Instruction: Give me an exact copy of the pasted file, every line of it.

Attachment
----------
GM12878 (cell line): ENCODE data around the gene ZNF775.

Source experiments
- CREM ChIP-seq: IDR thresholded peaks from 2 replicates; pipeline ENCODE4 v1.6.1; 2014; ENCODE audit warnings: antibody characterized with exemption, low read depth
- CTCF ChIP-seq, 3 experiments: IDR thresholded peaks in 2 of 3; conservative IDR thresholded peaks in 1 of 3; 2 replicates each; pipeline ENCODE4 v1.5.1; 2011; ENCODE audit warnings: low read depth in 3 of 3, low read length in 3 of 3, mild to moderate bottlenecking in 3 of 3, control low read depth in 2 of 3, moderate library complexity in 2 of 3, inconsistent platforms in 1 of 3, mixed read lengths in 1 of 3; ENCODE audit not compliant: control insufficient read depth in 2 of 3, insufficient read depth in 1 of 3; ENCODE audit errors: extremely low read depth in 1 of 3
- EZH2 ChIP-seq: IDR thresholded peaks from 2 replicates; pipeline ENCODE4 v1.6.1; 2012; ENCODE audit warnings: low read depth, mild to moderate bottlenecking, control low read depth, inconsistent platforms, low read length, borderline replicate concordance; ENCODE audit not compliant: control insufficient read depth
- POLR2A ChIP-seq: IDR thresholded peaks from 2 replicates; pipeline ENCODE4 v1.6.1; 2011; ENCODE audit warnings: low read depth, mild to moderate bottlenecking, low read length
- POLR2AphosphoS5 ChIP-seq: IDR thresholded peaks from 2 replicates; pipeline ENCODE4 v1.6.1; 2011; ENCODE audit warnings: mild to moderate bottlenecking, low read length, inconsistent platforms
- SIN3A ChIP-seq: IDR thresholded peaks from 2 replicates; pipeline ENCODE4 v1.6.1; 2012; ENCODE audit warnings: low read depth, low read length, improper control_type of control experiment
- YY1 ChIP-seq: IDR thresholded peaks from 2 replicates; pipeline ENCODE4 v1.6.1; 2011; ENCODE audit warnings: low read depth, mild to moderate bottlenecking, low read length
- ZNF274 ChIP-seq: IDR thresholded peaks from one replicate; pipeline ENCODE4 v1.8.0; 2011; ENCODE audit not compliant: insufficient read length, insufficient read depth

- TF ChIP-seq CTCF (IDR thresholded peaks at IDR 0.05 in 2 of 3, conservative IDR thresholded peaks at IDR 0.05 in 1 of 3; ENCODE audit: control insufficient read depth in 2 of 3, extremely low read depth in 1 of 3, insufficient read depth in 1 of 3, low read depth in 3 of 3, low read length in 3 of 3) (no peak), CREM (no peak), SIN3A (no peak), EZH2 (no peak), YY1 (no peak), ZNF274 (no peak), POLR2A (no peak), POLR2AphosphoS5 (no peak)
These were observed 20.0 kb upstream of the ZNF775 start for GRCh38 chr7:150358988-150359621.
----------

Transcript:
GM12878 (cell line): ENCODE data around the gene ZNF775.

Source experiments
- CREM ChIP-seq: IDR thresholded peaks from 2 replicates; pipeline ENCODE4 v1.6.1; 2014; ENCODE audit warnings: antibody characterized with exemption, low read depth
- CTCF ChIP-seq, 3 experiments: IDR thresholded peaks in 2 of 3; conservative IDR thresholded peaks in 1 of 3; 2 replicates each; pipeline ENCODE4 v1.5.1; 2011; ENCODE audit warnings: low read depth in 3 of 3, low read length in 3 of 3, mild to moderate bottlenecking in 3 of 3, control low read depth in 2 of 3, moderate library complexity in 2 of 3, inconsistent platforms in 1 of 3, mixed read lengths in 1 of 3; ENCODE audit not compliant: control insufficient read depth in 2 of 3, insufficient read depth in 1 of 3; ENCODE audit errors: extremely low read depth in 1 of 3
- EZH2 ChIP-seq: IDR thresholded peaks from 2 replicates; pipeline ENCODE4 v1.6.1; 2012; ENCODE audit warnings: low read depth, mild to moderate bottlenecking, control low read depth, inconsistent platforms, low read length, borderline replicate concordance; ENCODE audit not compliant: control insufficient read depth
- POLR2A ChIP-seq: IDR thresholded peaks from 2 replicates; pipeline ENCODE4 v1.6.1; 2011; ENCODE audit warnings: low read depth, mild to moderate bottlenecking, low read length
- POLR2AphosphoS5 ChIP-seq: IDR thresholded peaks from 2 replicates; pipeline ENCODE4 v1.6.1; 2011; ENCODE audit warnings: mild to moderate bottlenecking, low read length, inconsistent platforms
- SIN3A ChIP-seq: IDR thresholded peaks from 2 replicates; pipeline ENCODE4 v1.6.1; 2012; ENCODE audit warnings: low read depth, low read length, improper control_type of control experiment
- YY1 ChIP-seq: IDR thresholded peaks from 2 replicates; pipeline ENCODE4 v1.6.1; 2011; ENCODE audit warnings: low read depth, mild to moderate bottlenecking, low read length
- ZNF274 ChIP-seq: IDR thresholded peaks from one replicate; pipeline ENCODE4 v1.8.0; 2011; ENCODE audit not compliant: insufficient read length, insufficient read depth

- TF ChIP-seq CTCF (IDR thresholded peaks at IDR 0.05 in 2 of 3, conservative IDR thresholded peaks at IDR 0.05 in 1 of 3; ENCODE audit: control insufficient read depth in 2 of 3, extremely low read depth in 1 of 3, insufficient read depth in 1 of 3, low read depth in 3 of 3, low read length in 3 of 3) (no peak), CREM (no peak), SIN3A (no peak), EZH2 (no peak), YY1 (no peak), ZNF274 (no peak), POLR2A (no peak), POLR2AphosphoS5 (no peak)
These were observed 20.0 kb upstream of the ZNF775 start for GRCh38 chr7:150358988-150359621.